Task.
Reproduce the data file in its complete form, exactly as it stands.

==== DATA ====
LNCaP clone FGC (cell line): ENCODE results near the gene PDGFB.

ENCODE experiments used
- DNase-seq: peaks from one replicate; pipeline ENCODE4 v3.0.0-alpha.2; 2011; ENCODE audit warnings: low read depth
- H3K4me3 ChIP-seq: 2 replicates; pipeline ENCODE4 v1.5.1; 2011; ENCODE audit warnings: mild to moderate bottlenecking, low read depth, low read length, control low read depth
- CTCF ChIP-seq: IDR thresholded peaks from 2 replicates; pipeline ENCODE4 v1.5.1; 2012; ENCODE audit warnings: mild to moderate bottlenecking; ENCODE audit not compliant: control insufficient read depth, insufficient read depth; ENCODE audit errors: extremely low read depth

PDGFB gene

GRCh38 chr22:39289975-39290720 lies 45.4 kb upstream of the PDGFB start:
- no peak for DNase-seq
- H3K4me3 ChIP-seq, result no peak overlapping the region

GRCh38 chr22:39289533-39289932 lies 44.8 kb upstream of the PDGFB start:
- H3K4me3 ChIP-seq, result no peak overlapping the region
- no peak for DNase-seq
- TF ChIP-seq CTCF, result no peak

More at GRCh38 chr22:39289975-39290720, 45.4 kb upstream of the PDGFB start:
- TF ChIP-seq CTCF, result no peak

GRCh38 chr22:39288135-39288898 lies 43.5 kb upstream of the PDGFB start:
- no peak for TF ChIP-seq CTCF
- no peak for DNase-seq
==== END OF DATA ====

LNCaP clone FGC (cell line): ENCODE results near the gene PDGFB.

ENCODE experiments used
- DNase-seq: peaks from one replicate; pipeline ENCODE4 v3.0.0-alpha.2; 2011; ENCODE audit warnings: low read depth
- H3K4me3 ChIP-seq: 2 replicates; pipeline ENCODE4 v1.5.1; 2011; ENCODE audit warnings: mild to moderate bottlenecking, low read depth, low read length, control low read depth
- CTCF ChIP-seq: IDR thresholded peaks from 2 replicates; pipeline ENCODE4 v1.5.1; 2012; ENCODE audit warnings: mild to moderate bottlenecking; ENCODE audit not compliant: control insufficient read depth, insufficient read depth; ENCODE audit errors: extremely low read depth

PDGFB gene

GRCh38 chr22:39289975-39290720 lies 45.4 kb upstream of the PDGFB start:
- no peak for DNase-seq
- H3K4me3 ChIP-seq, result no peak overlapping the region

GRCh38 chr22:39289533-39289932 lies 44.8 kb upstream of the PDGFB start:
- H3K4me3 ChIP-seq, result no peak overlapping the region
- no peak for DNase-seq
- TF ChIP-seq CTCF, result no peak

More at GRCh38 chr22:39289975-39290720, 45.4 kb upstream of the PDGFB start:
- TF ChIP-seq CTCF, result no peak

GRCh38 chr22:39288135-39288898 lies 43.5 kb upstream of the PDGFB start:
- no peak for TF ChIP-seq CTCF
- no peak for DNase-seq